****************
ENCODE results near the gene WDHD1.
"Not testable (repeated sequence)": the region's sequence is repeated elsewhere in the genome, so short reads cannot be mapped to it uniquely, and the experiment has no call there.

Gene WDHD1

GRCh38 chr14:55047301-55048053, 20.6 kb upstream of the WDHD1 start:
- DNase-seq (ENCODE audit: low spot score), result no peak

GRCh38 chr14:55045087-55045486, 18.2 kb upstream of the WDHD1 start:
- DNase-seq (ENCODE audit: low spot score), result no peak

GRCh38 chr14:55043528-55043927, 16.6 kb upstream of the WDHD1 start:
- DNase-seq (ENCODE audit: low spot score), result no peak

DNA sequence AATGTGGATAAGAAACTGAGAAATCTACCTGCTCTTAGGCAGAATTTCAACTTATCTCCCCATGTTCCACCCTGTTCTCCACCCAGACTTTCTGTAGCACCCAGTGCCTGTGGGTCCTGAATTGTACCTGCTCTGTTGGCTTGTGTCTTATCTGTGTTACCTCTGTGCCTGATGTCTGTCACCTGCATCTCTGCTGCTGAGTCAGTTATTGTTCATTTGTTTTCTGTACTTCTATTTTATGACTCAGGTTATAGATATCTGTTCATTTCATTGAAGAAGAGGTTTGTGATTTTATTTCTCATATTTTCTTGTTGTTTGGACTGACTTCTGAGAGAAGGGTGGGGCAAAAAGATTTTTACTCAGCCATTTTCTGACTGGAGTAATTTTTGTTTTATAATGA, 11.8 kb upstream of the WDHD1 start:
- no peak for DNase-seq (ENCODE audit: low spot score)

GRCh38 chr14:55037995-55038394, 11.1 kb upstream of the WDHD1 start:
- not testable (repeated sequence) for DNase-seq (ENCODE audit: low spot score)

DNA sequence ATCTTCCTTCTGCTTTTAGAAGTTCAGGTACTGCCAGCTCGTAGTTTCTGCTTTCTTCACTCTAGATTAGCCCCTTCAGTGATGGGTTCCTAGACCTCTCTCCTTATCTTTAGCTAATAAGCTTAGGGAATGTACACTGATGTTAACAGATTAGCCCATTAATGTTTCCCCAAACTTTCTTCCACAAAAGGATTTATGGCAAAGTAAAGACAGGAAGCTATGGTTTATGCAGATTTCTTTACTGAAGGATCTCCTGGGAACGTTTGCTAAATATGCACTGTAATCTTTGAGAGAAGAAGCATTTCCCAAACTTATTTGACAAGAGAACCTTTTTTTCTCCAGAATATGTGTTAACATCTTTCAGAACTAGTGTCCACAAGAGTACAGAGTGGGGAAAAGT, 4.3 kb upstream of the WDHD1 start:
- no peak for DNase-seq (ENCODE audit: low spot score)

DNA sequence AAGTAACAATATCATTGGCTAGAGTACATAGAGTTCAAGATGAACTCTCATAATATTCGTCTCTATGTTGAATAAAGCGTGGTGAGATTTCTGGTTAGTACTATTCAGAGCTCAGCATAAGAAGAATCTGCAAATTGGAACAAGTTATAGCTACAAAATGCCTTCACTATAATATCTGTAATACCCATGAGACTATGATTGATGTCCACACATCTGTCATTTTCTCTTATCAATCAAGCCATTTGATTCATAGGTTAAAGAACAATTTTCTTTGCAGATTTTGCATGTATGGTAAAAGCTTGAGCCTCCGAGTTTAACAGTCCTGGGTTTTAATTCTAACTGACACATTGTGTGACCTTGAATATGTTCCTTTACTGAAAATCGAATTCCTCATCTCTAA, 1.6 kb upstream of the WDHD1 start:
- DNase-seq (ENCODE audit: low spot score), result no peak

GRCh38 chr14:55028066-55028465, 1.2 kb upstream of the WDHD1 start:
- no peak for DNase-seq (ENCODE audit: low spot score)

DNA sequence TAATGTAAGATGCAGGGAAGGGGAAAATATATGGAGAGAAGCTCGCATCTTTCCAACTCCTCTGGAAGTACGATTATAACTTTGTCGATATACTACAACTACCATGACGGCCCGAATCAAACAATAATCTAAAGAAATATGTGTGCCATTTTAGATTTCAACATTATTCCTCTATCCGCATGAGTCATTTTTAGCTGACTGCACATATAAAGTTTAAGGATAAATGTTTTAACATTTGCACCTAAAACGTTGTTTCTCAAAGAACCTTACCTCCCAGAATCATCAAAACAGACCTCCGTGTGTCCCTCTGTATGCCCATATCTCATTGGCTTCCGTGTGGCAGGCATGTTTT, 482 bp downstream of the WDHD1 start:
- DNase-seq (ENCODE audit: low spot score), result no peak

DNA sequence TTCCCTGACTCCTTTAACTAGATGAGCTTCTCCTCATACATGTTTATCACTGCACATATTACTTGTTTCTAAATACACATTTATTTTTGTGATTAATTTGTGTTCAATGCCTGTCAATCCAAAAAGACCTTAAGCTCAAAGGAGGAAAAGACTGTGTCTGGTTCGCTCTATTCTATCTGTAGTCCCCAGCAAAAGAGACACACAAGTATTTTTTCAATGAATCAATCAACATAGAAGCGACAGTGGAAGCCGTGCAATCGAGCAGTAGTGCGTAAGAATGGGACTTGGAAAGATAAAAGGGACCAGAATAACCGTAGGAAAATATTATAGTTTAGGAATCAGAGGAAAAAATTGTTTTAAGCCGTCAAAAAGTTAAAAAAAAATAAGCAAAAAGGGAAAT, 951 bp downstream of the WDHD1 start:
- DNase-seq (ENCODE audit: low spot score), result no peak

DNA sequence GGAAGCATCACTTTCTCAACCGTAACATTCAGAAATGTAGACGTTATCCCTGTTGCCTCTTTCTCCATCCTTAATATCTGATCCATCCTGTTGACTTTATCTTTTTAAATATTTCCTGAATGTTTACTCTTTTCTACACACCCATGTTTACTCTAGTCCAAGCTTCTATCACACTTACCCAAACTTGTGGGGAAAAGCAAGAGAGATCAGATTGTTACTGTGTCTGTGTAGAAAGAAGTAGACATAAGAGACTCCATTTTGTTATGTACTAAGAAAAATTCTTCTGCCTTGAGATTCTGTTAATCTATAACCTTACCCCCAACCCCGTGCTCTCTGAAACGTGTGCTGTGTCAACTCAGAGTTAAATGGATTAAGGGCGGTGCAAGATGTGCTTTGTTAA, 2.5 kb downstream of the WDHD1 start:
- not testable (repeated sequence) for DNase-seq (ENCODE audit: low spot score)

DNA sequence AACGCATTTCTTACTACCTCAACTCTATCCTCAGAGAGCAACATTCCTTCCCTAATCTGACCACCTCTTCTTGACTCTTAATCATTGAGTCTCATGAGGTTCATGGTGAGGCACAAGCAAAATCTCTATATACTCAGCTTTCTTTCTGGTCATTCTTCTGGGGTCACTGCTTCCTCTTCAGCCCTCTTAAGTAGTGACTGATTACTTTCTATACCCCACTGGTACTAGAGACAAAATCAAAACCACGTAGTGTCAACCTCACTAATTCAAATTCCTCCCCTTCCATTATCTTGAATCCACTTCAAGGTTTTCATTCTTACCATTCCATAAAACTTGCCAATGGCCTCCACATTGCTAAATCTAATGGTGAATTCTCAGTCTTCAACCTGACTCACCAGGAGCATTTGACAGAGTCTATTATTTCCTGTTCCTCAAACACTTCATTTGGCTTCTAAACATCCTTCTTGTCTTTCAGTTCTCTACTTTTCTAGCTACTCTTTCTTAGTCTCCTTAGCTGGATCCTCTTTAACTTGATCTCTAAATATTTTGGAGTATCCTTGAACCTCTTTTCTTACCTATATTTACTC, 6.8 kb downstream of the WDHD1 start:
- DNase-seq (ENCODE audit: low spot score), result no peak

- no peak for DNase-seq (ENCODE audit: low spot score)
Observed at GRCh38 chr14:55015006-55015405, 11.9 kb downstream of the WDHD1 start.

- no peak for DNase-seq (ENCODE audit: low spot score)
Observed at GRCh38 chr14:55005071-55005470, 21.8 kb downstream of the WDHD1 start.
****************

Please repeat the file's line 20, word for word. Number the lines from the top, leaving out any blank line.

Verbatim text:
DNA sequence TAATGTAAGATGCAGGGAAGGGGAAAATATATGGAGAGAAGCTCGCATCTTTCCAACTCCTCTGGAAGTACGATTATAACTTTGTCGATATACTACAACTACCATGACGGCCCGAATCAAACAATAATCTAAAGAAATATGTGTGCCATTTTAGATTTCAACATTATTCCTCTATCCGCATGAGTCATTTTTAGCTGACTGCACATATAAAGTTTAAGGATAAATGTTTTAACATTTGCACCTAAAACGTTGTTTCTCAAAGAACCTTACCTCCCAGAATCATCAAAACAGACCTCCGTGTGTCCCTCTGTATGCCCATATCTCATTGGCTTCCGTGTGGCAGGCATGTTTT, 482 bp downstream of the WDHD1 start: